The Direct to Video Connoisseur

I'm a huge fan of action, horror, sci-fi, and comedy, especially of the Direct to Video variety. In this blog I review some of my favorites and not so favorites, and encourage people to comment and add to the discussion. If you click on an image, it will take you to that post's image page, which includes many more pics from the film and other goodies I couldn't fit in the actual review. For announcements and updates, don't forget to Follow us on Twitter and Like our Facebook page. If you're the director, producer, distributor, etc. of a low-budget feature length film and you'd like to send me a copy to review, you can contact me at dtvconnoisseur[at] I'd love to check out what you got.



Hi everyone, it's been a while since I checked the page, and I wanted to make a few announcements.

First and foremost, it appears a dubious site has claimed the old url, meaning any link in any review that goes to the old mattmovieguy url is corrupt. I'm in the process of trying to remove them all, but it's a lot! It's best not to click on any link without hovering over it first to make sure it doesn't have mattmovieguy in the url.

Second, it appears since my last trip to the blog, Photobucket has decided to charge for third party hosting, meaning none of my images are appearing anymore. That's simply an aesthetic issue, but still annoying.

Thank you all for your patience, and again, hopefully this will all be fixed soon.


Tuesday, June 15, 2010

Lat sau san taam aka Hard Boiled (1992)


I don't remember exactly how it came up (I think there's a blog somewhere last year where I mentioned it), but I gave Ryan Kenner at Movies in the Attic my list of the top 10 films of the 1990s and asked him what his were. I was very surprised to see Hard Boiled on that list, not because I didn't think it was amazing, but because I'd always thought it came out in 1988. Somewhere along the line I obviously got some erroneous information, so I took a look at my list again, and right away, Hard Boiled was slotted in at number 6. It's that good.

Hard Boiled is about a cop, played by Chow Yun-Fat, who tends to drink a lot, but is still very good at what he does. When his partner dies in a too-sweet gun fight, he's on the warpath to apprehend those responsible. Things take an interesting turn, when someone he thinks is a bad guy turns out to be a fellow cop in deep cover. Both guys are used to being lone heroes, but they have to learn how to work together if they want to come out on top.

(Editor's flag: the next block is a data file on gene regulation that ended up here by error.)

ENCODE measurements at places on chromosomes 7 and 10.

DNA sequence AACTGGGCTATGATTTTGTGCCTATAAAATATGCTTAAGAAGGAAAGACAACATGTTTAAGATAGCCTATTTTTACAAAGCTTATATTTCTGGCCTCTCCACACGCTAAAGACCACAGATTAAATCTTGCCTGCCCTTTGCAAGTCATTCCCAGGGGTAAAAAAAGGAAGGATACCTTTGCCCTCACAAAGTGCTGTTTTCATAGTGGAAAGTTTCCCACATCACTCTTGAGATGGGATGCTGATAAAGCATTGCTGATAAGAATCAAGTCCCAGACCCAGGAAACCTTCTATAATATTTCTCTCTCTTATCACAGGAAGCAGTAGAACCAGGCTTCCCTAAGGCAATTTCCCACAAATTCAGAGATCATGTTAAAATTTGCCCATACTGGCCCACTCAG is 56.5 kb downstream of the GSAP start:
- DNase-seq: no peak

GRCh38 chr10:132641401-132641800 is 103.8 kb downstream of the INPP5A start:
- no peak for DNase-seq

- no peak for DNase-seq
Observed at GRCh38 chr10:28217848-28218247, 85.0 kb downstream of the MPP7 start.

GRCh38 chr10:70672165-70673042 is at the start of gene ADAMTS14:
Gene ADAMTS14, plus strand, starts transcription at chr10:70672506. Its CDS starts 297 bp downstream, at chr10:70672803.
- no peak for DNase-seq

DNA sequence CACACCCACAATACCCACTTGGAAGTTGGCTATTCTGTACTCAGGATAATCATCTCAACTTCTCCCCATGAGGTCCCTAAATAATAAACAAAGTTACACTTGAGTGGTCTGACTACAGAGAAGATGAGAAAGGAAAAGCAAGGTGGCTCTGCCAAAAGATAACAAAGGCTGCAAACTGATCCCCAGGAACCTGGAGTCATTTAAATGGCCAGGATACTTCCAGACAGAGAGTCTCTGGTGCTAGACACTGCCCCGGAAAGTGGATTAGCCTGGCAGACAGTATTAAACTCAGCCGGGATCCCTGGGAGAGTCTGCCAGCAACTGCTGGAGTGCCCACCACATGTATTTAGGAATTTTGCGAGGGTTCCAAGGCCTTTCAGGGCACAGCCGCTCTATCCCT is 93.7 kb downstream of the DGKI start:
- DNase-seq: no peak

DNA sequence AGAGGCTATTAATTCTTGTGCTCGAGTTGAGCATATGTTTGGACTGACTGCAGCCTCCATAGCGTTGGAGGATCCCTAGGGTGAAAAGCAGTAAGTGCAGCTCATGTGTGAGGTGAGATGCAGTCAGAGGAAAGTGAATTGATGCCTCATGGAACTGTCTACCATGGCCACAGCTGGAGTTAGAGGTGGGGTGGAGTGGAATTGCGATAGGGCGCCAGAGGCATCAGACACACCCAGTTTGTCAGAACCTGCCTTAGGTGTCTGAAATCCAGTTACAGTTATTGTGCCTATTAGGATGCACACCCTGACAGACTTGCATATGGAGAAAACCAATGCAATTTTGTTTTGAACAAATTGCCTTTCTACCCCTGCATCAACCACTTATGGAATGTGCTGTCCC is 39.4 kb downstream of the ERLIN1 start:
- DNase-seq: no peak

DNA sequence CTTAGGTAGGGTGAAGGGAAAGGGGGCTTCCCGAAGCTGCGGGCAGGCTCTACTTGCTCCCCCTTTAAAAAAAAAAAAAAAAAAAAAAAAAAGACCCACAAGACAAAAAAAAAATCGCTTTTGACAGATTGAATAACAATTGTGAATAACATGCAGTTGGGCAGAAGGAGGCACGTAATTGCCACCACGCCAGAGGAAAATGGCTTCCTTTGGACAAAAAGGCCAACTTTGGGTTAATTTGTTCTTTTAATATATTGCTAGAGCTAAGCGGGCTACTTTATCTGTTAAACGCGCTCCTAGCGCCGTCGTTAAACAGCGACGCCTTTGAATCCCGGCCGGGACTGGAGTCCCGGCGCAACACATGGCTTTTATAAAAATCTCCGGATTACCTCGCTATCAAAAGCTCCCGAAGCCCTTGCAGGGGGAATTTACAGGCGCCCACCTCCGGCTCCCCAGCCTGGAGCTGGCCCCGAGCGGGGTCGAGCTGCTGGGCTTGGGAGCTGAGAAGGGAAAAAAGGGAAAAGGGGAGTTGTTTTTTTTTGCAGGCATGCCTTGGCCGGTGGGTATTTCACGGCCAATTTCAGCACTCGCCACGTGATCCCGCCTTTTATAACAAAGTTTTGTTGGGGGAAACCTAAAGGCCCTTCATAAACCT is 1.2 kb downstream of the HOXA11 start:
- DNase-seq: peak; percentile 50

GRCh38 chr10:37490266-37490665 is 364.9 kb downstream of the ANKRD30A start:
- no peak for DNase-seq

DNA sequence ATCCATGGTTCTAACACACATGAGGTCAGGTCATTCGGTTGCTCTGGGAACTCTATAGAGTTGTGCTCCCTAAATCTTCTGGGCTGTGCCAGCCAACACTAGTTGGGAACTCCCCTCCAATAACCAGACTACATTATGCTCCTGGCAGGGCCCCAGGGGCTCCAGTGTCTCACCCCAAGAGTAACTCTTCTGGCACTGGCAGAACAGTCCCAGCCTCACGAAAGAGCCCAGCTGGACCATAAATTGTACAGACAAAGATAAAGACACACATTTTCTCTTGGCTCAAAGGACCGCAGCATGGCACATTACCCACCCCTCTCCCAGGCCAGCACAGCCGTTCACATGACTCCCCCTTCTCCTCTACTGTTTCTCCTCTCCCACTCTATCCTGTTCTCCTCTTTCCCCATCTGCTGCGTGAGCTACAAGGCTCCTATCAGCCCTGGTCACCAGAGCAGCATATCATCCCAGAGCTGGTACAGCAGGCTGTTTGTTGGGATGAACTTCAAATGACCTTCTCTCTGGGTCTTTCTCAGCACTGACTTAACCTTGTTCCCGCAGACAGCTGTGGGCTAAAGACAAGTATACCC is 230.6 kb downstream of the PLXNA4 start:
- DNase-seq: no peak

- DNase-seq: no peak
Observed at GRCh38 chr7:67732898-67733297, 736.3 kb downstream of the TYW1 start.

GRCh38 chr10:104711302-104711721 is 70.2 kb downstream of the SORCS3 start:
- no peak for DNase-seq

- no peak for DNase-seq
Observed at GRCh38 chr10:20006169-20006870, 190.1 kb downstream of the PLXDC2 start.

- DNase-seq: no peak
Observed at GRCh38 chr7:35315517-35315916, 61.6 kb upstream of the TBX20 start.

With our Bad Lieutenant post, we now have two of my top ten films of the 90s posted on here (that film being my number 7). Hard Boiled is really that good. What makes it better than The Killer for me, is that it's something more. While The Killer was a fantastic merging of action and drama in a way that seldom works, Hard Boiled dialed down the drama, but turned the action into high art. This was Fellini, Goddard, Bergman, or Kurosawa, but it was done with guns-- and done with guns in a way I can't imagine any of those or any other great director pulling off. This was what people thought they were watching with Crouching Tiger, Hidden Dragon.

The question then is, how did we get from Hard Boiled, to Hard Target? Why hasn't someone whose Hong Kong films put him up there with some of the best living directors, like Scorsese, Almodóvar, and Eastwood, not been able to replicate that success here in the States. I think Almodóvar might be the best comparison, because he's stayed in his native Spain, while Woo left Hong Kong. Just like I can't see any American actors delivering on the uniquely European and Spanish takes Almodóvar has on sex and gender relations, I can't see any American actors going at an action scene with the same kind of intensity that Chow Yun-Fat or any other Hong Kong actors do. I mean, I love Tom Cruise, but he's no Chow Yun-Fat. Neither are Nicolas Cage or John Travolta. Or even Dolph Lundgren. Martin Scorsese and Clint Eastwood have much more creative freedom than Woo does, but they also don't make films that are as physically taxing on their actors, which means they don't have to worry about SAG reps or producers or insurance people nixing things that might put their stars in danger.


When we think about great directors, we also think of great actors who are often associated with those directors. Max von Sydow and Ingmar Bergman. Toshiro Mifune and Akira Kurosawa. Robert De Niro and Martin Scorsese. With all of those directors, they moved onto other actors, and though they may not have captured that same magic, they still made classics. With Woo, though, he hasn't duplicated that form he had with Chow Yun-Fat-- and it could be said that other than Full Contact, Chow Yun-Fat hasn't really hit many home runs either. I'm not much of a video game guy (that's not true, rather I'm a literal video game addict, so I keep them away from me so I can function like a (somewhat) normal member of society), but I'm interested to see how Stranglehold is, because it's their first reunion since Hard Boiled.

Before I do another paragraph on the DVD version of the film I watched, I think I need to get back into a little DTVC bad action and leave the whole indie art house thing behind for a sec. As a huge action fan, this is pretty much as good as it gets. Hard Boiled is, as I mentioned above, action as high art. Not only did Woo not let the plot get in the way of the action, he made the plot the action. The dialog was the action, the story was told in action-- everything was action. As much as this is a great movie quality wise, action wise, it's like I won the Golden Ticket and was walking through Willy Wonka's Chocolate Factory. This is one of those movies that really works for both the mindless action crowd and the indie art house crowd, which is perfect for me, because I belong to both.